Imagine you’ve created a wonderful contact management system that has all the bells and whistles, meets the clients needs. It creates, edit, deletes and read contacts. This system has various different classes that don’t strictly relate to one and another but are all required to make the system operate.
In addition to this you would like to to have your group of developers working on different parts of the codebase without stepping on each other’s toe.
A developer interested in changing how persistence works shouldn’t be concerned with the GUI and vice-versa.
The next step to get isolation of the components is to create smaller packages so then the developer can happily modify the system and complete new releases without ever having to interfere with other parts of the system.
This solves only part of the problem.
The SOLID principles are related to class design, the package principles are related to the packages within our app. In .NET, these are our outputted dll files that other clients can import into their own project as a dependency.
The 6 package principles are:
Related to cohesion
- Release Reusue Equivalency
REP essentially means that the package must be created with reusable classes
- Common Reuse
The CRP states that classes that tend to be reused together belong in the same package together
– Common Closure
CCP states that the package should not have more than one reason to change.
Change only one package at a time
Related to coupling
- Acyclic dependencies principle (ADP)
In a development cycle with multiple developers, cooperation and integration needs to happen in small incremental releases. The ADP states that there can be no cycles in the dependency structure, and that when an incremental release is made, the other developers can adopt and build upon it.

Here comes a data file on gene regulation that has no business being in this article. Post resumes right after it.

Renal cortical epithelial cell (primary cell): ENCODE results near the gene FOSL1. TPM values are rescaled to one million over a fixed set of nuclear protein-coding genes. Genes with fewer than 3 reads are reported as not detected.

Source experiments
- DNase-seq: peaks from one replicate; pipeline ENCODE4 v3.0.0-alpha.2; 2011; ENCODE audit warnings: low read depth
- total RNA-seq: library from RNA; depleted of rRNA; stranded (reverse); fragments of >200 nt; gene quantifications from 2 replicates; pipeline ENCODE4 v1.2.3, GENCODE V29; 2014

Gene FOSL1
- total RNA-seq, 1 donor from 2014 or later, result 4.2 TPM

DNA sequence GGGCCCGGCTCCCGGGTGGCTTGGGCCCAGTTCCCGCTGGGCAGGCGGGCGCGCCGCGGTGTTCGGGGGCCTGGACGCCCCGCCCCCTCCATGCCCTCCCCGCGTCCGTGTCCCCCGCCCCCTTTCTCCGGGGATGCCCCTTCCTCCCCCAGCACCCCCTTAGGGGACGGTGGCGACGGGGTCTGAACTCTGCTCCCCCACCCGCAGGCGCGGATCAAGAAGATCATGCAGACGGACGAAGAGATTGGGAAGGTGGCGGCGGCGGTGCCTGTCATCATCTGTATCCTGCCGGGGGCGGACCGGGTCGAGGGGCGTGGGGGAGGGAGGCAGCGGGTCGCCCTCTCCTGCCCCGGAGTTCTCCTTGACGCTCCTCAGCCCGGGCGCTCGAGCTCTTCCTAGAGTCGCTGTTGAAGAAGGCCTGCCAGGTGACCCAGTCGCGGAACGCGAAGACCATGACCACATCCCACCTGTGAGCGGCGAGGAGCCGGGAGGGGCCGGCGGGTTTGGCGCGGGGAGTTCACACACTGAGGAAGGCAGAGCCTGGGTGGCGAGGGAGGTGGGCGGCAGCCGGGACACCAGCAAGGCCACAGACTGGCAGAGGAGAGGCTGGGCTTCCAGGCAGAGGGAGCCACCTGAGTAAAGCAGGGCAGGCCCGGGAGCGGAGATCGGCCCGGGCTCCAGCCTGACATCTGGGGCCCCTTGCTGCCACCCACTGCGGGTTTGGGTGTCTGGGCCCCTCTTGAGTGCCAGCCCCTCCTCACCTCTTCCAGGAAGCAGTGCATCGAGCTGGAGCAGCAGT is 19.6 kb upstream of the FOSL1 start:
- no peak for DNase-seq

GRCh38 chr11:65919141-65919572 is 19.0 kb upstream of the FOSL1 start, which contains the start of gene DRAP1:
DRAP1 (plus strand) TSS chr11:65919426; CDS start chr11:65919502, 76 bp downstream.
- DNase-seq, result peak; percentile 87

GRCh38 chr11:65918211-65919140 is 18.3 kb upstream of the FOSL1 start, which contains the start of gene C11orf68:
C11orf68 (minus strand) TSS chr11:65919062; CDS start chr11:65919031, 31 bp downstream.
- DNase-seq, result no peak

- Stable-dependencies principle (SDP)
Designs, by nature of the environments they are used in or by, are changing.
- Stable-abstractions principle (SAP)
I The SAP says that a stable package should also be abstract so that its stability does not prevent it from being extended. It also states that an instable package should be concrete since its instability allows the concrete code within it to be easily change
Here is the Package structure for my Contact Management
The class representation of the contact object and validation class
Classes that the UI uses to connect to the model and storage
CRUD related actions
Classes related to running the WPF UI version
Classes Related to running the Console UI version
Release Reuse Equivalency
The Release reuse equivalence principle states that all classes inside a package should be treated that as though a 3rd party is going to be using it, thus should have some form of version tracking system.
For my classes I used the assembly information to change the version number, so each new release brought a newer version number.
Common Closure(CCP) & Common-reuses principle(CRP)
Classes that change together are packaged together.
In the event that the Contact class changes, it made sense to also change the contact builder(uses builder pattern to build a contact). If a new field is introduced, say contact blood type, then the builder needs to introduce a method that builds that field into a contact. Likewise the ContactValidator class needs to be update to validate blood type inputs.
These changes all stay within the same ContactModel package, we are not required to leave the package and venture elsewhere. This has good cohesion and CCP.
Stable dependencies principle(SDP)
SDP is about violatile packages should ideally be dependent only on stable package(s).
A good example of this is the WPFGui package. The gui design of an app can change a lot, especially during development. Making crucial that we don’t make our lives more difficult by the floor constantly moving beneath us. The WPFGui is dependent on the Storage package which itself rarely changes.